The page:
The Direct Primary
There has been frequent public discussion on the role of the primary in the candidate selection process. Do, for example, contested primaries exhaust candidate resources and diminish chances for success in the general election? Do they help build name recognition and momentum? At a more basic level, are primaries opportunities for the electorate, or the parties, to select the best-qualified, or most competitive, candidates for the general election?
These core questions were also asked during the extensive debates leading up to Vermont's adoption of the direct primary in 1915 (Act No. 4, 1915). The first primary was held in 1916.
Prior to the primary, candidates were selected through a party caucus system based on a hierarchy of town and state delegates.
The debate over whether to switch to a direct primary was closely contested through several sessions of the General Assembly and two statewide referenda.
In 1914 the Legislative Reference Bureau provided legislators with the principal arguments in favor of the caucus and primary systems. We have excerpted the Bureau's report as a way of understanding the debate over the primary.
Primary and general election results are one measure of whether the expectations of primary supporters were achieved and provide some context for the current debate over the impact of contested primaries.
In using the election results there are several cautions. Until 1958, for example, victory in the Republican primary assured victory in the general election. Conversely, Democrats, without a hope in the general election, did not have contested primaries until after their first electoral success in 1958.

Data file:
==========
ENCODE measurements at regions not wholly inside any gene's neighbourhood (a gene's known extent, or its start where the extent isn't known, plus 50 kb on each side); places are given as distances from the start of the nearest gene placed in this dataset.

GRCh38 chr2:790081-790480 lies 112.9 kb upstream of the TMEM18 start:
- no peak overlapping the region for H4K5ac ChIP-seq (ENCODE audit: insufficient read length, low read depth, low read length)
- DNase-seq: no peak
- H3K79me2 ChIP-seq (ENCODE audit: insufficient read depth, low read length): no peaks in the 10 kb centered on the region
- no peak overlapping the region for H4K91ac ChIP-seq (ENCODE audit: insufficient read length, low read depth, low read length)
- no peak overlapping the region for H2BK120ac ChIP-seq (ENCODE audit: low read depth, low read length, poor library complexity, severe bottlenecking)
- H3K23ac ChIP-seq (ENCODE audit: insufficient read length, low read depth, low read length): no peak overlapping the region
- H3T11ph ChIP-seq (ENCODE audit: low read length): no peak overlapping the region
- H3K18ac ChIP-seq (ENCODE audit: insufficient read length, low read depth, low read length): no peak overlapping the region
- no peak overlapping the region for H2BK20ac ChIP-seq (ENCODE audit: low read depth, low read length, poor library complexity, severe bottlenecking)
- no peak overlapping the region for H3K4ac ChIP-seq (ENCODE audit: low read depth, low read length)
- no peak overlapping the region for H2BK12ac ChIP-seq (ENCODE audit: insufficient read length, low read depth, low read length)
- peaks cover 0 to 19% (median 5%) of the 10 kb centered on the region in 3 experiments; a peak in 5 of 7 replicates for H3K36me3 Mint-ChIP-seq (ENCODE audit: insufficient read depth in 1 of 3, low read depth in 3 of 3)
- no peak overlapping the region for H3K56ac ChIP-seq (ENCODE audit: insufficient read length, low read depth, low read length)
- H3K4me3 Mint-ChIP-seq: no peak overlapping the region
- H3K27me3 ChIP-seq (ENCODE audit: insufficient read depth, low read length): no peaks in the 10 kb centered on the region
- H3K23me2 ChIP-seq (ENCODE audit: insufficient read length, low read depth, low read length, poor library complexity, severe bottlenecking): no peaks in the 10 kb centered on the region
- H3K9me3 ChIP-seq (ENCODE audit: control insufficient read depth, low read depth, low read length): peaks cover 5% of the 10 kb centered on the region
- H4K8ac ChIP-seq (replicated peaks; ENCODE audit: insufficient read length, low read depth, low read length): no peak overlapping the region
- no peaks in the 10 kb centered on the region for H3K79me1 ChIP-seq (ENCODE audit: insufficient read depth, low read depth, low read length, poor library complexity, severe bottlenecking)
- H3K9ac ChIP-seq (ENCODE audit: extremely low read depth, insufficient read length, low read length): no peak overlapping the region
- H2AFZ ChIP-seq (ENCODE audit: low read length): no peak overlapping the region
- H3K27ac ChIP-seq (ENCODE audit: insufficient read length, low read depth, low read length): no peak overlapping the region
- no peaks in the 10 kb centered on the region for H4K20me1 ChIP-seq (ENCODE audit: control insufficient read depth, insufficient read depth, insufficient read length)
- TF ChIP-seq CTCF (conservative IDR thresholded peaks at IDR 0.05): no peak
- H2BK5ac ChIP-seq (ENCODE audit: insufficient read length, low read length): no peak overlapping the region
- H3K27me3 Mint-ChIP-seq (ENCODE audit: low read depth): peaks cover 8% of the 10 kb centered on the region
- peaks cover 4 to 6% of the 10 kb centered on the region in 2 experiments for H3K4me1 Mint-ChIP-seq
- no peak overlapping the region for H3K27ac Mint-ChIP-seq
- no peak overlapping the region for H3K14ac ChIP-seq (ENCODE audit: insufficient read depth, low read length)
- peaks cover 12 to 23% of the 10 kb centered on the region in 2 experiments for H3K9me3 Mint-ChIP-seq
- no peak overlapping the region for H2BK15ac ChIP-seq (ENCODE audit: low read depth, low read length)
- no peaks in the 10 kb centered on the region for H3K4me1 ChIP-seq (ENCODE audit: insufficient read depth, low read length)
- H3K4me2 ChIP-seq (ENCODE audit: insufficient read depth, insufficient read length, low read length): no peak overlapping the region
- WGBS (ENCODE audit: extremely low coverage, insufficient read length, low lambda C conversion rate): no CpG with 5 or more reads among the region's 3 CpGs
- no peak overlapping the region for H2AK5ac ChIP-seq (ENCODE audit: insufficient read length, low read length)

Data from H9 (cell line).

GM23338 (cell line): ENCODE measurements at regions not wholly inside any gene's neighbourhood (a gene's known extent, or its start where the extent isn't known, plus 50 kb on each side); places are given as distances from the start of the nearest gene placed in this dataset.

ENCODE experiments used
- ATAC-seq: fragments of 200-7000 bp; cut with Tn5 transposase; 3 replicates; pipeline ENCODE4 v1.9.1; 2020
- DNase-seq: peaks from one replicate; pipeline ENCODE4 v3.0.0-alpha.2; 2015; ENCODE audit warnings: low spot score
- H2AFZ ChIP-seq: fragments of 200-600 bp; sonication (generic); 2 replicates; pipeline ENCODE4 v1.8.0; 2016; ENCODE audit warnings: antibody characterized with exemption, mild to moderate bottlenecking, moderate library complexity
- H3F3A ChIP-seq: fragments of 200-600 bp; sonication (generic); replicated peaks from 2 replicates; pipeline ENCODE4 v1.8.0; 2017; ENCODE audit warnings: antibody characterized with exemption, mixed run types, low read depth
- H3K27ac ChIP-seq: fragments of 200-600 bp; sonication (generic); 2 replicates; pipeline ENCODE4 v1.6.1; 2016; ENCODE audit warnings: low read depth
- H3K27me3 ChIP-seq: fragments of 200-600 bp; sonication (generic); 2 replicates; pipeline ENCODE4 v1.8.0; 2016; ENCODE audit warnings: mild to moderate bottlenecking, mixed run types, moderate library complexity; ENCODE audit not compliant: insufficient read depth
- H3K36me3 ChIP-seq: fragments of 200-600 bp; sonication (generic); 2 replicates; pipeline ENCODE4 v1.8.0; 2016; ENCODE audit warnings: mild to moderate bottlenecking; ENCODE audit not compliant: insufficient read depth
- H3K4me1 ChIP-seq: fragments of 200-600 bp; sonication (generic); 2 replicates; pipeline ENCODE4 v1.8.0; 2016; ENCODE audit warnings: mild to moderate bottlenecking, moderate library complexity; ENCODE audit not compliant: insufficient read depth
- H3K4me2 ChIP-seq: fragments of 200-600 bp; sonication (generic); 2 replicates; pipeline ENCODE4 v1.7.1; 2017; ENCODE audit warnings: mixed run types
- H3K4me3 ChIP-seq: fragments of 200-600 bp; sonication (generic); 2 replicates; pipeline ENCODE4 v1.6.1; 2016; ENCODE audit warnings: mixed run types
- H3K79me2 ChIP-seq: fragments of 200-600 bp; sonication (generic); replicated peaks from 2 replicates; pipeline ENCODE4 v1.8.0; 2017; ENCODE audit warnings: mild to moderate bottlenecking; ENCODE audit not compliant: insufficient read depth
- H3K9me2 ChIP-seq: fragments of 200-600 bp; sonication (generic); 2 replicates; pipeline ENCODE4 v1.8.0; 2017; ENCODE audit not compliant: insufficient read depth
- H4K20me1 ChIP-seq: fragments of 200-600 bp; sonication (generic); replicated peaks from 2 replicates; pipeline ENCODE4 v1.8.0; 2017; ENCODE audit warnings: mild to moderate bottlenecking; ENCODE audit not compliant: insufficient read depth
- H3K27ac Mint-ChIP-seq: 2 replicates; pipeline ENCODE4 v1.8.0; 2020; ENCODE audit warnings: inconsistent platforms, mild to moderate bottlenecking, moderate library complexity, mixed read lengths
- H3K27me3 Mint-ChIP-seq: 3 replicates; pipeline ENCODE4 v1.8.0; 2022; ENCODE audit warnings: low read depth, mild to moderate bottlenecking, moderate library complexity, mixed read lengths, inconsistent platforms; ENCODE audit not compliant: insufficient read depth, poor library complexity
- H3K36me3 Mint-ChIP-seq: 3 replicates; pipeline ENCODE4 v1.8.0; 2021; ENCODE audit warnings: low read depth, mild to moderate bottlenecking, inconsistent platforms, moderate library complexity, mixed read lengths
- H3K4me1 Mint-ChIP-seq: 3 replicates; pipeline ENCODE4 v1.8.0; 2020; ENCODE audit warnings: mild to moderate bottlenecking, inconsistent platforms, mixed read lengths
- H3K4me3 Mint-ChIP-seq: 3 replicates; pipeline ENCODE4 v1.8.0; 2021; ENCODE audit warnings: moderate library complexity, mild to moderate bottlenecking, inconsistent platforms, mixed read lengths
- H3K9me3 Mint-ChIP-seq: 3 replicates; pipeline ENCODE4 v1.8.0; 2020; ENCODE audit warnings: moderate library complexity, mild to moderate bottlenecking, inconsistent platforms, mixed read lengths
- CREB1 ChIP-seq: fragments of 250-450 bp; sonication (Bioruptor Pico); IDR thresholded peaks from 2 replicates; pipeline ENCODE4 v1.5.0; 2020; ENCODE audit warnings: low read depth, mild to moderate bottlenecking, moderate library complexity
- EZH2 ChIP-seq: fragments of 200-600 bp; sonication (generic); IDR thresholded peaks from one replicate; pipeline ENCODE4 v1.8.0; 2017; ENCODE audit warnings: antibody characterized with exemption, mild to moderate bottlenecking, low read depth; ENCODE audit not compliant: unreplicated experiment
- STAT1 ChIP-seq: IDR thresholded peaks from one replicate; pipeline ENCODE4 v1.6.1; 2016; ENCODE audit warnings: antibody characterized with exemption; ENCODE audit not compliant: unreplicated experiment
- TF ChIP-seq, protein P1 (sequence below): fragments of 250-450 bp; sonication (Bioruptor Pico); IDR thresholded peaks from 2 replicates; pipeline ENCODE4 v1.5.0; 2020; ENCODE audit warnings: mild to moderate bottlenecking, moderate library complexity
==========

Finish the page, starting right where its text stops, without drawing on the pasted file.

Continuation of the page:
The reality of Republican dominance shaped everything from early campaign finance restrictions (which were applied to the primary, not the general, election) to the use of informal mechanisms to restrict the pool of candidates for any one election.
Chief among these informal mechanisms was the Mountain Rule. A governor from east of the Green Mountains was always followed by a governor from the west. The lieutenant governor was from the opposite of the state than the governor. Until 1928, governors were expected, informally, to serve a single two-year term. After 1928 governors were, informally, accorded two two-year terms and an informal apprenticeship ladder anticipated that qualified candidates would move from speaker of the house, to lieutenant governor to governor.
The emergence of a competitive Democratic Party in the 1950's and 1960's changed these rules. The presence of third parties starting in the 1970's, lengthening tenure of governors and other changing contexts all influenced the primary process.
These contexts should be noted when viewing the election results.
This page was last updated on: 2012-03-26.